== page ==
NASCAR Stat War Is Over

The epic battle of NASCAR stats that I’ve personally struggled with the past four years has concluded and one lone victor remains. It appears that sometime in the last week NASCAR has acquired the site and is now using it as its historical database for old NASCAR results. Now that the two entities has merged, it has left me confused and annoyed.

On one hand I’m grateful that Racing-Reference will continue on, there was a message earlier this year that the man who ran the site was experiencing health issues and did not know if he would continue. With NASCAR involved, that is no longer an issue since the entity can survive anyone one person coming or going on the site.

Also, things on the NASCAR site had issues, there was only the results and no other real information (leaders, cautions, etc). They also had a spot for the race sheet, which never worked (I was told that it was being worked on, but some two years later it was still broken). The Racing-Reference site is stable and has that extra information that was unavailable (until it gets re-designed by NASCAR).

What annoys me and makes me mention battle, is there was never a 100% exact collection of NASCAR stats. My goal when I started my own database four years ago was to do the best to merge NASCAR’s stats and Racing-Reference’s stats (which relied on Greg Fielden’s work, which I also heavily relied on). Since NASCAR just took of Racing-Reference, there is no more need to merge the two. The issue is I’m left asking, was everything double check and verified, or did NASCAR just say “F it” and take whatever Racing-Reference had?

That is in no way a slight to Racing-Reference, the site is researched (he has information that neither NASCAR nor leading expert Greg Fielden had sometimes) and I tended to agree with their assessments of races when issues came up between NASCAR and other resources.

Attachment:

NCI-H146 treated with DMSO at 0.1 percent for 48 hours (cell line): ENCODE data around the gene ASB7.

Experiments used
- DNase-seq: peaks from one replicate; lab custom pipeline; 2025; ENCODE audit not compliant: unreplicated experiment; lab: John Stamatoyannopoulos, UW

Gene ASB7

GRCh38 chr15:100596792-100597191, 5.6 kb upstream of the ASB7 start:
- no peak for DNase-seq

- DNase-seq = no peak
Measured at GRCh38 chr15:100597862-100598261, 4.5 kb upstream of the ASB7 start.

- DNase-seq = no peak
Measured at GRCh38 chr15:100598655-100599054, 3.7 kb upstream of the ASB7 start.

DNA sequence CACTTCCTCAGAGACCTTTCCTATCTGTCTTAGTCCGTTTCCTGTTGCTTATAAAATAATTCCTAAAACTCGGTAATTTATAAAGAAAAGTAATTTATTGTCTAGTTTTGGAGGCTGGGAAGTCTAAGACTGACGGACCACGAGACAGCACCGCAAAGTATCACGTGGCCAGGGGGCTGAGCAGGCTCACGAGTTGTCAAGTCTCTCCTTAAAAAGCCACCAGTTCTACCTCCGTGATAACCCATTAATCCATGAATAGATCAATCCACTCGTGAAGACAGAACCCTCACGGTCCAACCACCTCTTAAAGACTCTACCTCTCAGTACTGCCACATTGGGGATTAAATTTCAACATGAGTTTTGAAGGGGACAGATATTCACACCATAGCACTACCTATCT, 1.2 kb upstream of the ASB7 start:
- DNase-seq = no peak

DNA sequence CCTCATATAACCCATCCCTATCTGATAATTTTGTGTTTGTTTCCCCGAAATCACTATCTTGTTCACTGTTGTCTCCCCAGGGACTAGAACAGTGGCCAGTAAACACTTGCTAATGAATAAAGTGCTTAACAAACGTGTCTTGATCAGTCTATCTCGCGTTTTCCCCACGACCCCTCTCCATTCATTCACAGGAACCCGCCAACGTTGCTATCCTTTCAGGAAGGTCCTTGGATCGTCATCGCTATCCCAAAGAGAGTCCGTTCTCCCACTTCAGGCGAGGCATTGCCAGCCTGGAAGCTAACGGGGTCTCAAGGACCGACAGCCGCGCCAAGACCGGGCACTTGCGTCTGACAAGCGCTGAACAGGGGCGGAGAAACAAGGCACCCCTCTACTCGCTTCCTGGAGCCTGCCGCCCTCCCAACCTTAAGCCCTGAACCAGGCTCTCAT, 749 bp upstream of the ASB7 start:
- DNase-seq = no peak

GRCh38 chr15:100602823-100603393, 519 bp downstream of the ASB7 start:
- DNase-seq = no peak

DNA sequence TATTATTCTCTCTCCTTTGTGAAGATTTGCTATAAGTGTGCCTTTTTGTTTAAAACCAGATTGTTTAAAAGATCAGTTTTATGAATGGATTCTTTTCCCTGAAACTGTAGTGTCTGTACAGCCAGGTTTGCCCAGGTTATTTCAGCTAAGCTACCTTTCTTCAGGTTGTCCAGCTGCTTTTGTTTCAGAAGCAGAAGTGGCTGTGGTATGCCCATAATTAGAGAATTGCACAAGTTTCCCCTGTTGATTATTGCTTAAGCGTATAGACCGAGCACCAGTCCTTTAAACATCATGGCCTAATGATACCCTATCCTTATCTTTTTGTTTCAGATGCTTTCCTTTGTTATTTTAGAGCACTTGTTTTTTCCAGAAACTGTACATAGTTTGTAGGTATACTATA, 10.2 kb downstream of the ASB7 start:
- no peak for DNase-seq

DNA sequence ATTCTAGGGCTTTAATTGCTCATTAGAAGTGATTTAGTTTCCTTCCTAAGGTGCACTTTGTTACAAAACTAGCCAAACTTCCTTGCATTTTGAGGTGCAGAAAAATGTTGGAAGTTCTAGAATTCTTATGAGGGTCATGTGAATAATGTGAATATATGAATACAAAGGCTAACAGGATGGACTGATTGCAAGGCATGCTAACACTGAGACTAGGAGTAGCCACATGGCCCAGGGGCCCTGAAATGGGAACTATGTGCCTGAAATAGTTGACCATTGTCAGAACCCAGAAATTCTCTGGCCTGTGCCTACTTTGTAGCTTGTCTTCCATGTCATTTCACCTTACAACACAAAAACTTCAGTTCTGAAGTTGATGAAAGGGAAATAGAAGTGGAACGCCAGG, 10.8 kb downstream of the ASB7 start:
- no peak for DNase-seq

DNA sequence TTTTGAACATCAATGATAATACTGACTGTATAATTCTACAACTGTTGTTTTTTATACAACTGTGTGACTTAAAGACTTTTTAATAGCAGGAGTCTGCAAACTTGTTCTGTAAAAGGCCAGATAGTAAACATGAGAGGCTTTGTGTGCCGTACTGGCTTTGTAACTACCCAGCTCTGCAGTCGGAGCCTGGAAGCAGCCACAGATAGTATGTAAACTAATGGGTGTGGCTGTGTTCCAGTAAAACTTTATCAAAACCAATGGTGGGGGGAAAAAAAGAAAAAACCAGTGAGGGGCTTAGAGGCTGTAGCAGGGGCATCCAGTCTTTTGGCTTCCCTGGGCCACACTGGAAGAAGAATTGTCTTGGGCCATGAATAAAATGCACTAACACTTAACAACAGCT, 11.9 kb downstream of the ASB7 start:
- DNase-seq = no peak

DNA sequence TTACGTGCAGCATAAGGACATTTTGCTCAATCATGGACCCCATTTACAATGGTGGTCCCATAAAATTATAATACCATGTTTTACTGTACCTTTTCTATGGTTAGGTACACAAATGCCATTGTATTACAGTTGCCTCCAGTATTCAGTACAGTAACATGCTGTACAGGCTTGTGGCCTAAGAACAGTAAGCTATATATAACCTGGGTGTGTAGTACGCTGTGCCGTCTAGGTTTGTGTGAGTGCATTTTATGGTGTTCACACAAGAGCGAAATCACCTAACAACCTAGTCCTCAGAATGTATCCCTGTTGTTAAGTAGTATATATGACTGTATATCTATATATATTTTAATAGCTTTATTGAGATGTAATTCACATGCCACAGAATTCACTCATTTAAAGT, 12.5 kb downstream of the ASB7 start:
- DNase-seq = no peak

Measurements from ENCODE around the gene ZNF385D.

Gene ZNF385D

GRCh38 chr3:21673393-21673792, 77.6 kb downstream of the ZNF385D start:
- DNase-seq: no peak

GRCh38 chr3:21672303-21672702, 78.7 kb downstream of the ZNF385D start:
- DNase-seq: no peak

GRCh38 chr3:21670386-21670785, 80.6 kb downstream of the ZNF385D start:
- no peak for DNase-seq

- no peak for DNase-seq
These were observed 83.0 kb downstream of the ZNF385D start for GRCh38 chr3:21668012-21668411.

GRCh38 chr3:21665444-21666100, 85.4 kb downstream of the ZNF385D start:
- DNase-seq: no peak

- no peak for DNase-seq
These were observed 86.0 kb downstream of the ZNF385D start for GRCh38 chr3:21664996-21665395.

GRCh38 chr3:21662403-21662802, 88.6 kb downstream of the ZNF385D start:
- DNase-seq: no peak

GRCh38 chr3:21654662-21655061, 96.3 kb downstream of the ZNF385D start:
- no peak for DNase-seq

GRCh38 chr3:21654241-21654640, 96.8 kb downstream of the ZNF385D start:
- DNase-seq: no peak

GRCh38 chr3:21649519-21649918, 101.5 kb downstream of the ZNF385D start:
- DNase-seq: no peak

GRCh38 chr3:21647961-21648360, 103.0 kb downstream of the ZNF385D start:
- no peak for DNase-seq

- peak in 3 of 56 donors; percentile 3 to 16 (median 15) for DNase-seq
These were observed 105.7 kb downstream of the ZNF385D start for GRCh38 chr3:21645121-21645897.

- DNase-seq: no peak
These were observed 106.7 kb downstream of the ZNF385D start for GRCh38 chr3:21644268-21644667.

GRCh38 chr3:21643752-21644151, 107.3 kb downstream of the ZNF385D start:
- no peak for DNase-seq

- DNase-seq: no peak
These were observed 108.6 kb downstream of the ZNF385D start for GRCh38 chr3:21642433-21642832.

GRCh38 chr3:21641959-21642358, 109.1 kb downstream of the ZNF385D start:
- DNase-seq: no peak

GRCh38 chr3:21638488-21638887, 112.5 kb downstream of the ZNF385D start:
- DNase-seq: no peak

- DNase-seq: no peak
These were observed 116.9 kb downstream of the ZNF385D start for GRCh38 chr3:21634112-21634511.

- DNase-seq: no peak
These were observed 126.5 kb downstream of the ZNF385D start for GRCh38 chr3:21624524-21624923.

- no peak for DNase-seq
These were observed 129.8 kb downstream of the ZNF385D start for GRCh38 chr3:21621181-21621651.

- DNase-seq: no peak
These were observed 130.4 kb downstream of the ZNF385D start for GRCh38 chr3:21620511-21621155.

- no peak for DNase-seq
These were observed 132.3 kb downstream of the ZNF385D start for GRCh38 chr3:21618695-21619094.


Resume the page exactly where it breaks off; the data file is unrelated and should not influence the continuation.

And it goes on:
With NASCAR shutting down its own database (or at least for public viewing) things I was working on effetely come to an end without any good explanation. The first example deals with drivers who qualified for events, but did not start the event for one reason or another. NASCAR would count drivers who did not start events with a career start, just chalked up to a fallout reason of “did not start” which is akin to “accident” or “engine.” Racing-Reference would not count those, or very rarely would, so some drivers are missing out on a handful of starts.

The other issue is with official records, for example in the 1964 season NASCAR had Buck Baker starting 36 races. By my count, I had him at 35 races. Racing-Reference has him at 34 races. That’s a two race swing that goes into effect for Baker now. One of those races is one where NASCAR had Buck racing, whereas Greg Fielden had his son, Buddy, as the driver. Our other difference is a “did not start” by Buck that NASCAR counted, but Racing-Reference did not. So now it appears Buck has had his starts rolled back by two, which I agree with one and am left confused by the other.

This all said I can hear the question, “but why do you care Michael?” Well I care because I love statistics (weird, I know) and I feel like, especially in the early NASCAR years, there has NEVER been an accurate and complete record of NASCAR statistics. I’ve said before there probably never will, but I don’t feel like anyone has tried to get as close as I was getting before. Now to see it end so abruptly with so many unanswered questions is quite annoying to me and will take some time to get over.